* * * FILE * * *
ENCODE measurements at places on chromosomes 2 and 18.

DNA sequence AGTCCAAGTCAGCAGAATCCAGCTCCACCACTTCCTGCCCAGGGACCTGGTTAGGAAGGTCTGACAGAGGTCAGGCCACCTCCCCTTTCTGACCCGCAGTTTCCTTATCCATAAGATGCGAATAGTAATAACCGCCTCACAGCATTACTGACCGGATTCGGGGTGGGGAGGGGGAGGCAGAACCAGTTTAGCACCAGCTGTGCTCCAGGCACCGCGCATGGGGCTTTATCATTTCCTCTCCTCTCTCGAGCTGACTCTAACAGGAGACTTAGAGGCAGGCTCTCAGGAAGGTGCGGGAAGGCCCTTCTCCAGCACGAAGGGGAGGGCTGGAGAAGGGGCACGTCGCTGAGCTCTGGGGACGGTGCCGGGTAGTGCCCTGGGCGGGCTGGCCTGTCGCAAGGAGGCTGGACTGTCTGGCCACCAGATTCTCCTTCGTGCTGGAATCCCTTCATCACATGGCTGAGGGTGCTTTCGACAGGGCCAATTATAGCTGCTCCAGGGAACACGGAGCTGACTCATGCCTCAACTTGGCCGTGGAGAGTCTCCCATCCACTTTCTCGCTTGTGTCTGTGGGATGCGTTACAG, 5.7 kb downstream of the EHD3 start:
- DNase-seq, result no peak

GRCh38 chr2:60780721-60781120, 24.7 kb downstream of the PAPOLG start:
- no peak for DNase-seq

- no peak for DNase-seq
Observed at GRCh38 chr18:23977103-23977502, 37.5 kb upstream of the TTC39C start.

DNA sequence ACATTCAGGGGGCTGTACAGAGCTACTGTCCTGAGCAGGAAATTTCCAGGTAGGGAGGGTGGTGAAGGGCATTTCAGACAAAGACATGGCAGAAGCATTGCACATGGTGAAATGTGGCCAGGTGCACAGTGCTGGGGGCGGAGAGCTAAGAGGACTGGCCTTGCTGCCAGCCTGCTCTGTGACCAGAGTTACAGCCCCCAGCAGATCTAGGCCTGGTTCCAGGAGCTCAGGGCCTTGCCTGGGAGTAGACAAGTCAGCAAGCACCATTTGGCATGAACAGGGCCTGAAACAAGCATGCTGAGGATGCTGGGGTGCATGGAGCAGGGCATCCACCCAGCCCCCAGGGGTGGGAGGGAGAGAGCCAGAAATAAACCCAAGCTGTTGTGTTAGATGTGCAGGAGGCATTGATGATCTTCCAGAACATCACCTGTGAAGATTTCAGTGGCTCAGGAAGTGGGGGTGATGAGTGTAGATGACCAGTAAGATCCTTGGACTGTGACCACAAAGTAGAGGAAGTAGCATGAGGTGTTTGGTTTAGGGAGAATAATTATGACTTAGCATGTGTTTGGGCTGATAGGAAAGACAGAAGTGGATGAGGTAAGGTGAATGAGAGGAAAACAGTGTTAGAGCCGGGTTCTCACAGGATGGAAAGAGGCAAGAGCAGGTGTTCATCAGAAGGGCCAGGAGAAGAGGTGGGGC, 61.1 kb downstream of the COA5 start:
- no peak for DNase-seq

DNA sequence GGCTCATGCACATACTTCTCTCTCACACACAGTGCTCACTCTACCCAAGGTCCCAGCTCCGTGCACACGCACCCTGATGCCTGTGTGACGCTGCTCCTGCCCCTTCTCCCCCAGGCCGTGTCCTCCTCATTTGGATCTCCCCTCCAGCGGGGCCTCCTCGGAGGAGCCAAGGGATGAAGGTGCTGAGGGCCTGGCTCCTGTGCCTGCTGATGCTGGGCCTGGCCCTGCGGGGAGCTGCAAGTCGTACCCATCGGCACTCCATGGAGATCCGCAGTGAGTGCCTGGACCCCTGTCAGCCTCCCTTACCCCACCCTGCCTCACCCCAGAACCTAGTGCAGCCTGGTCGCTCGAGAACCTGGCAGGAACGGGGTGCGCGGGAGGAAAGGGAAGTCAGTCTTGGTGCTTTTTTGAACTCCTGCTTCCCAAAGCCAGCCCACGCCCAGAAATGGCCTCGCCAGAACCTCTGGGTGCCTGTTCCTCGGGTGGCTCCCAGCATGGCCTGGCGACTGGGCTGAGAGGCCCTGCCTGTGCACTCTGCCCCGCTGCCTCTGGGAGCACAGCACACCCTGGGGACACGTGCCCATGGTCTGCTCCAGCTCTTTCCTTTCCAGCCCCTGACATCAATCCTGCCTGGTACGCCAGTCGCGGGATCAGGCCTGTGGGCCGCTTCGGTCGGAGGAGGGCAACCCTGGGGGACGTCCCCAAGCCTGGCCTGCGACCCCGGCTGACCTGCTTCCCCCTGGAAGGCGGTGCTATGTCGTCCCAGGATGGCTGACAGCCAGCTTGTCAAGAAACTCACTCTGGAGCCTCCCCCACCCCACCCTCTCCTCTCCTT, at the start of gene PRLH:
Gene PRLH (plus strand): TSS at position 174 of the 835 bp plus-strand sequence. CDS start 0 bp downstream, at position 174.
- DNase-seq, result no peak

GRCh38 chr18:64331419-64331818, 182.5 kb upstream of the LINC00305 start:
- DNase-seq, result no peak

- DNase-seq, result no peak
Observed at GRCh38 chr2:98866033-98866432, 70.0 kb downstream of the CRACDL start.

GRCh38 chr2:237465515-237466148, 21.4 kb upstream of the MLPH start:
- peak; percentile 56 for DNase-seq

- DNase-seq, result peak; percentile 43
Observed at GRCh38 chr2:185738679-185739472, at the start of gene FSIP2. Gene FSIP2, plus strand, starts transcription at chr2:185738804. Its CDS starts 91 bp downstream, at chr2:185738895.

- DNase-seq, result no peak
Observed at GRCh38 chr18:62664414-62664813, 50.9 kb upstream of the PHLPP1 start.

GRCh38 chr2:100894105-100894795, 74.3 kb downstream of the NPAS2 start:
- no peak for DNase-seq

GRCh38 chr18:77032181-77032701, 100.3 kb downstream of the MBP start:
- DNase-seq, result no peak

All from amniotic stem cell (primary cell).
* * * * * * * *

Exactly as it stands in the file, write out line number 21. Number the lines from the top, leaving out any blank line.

- DNase-seq, result no peak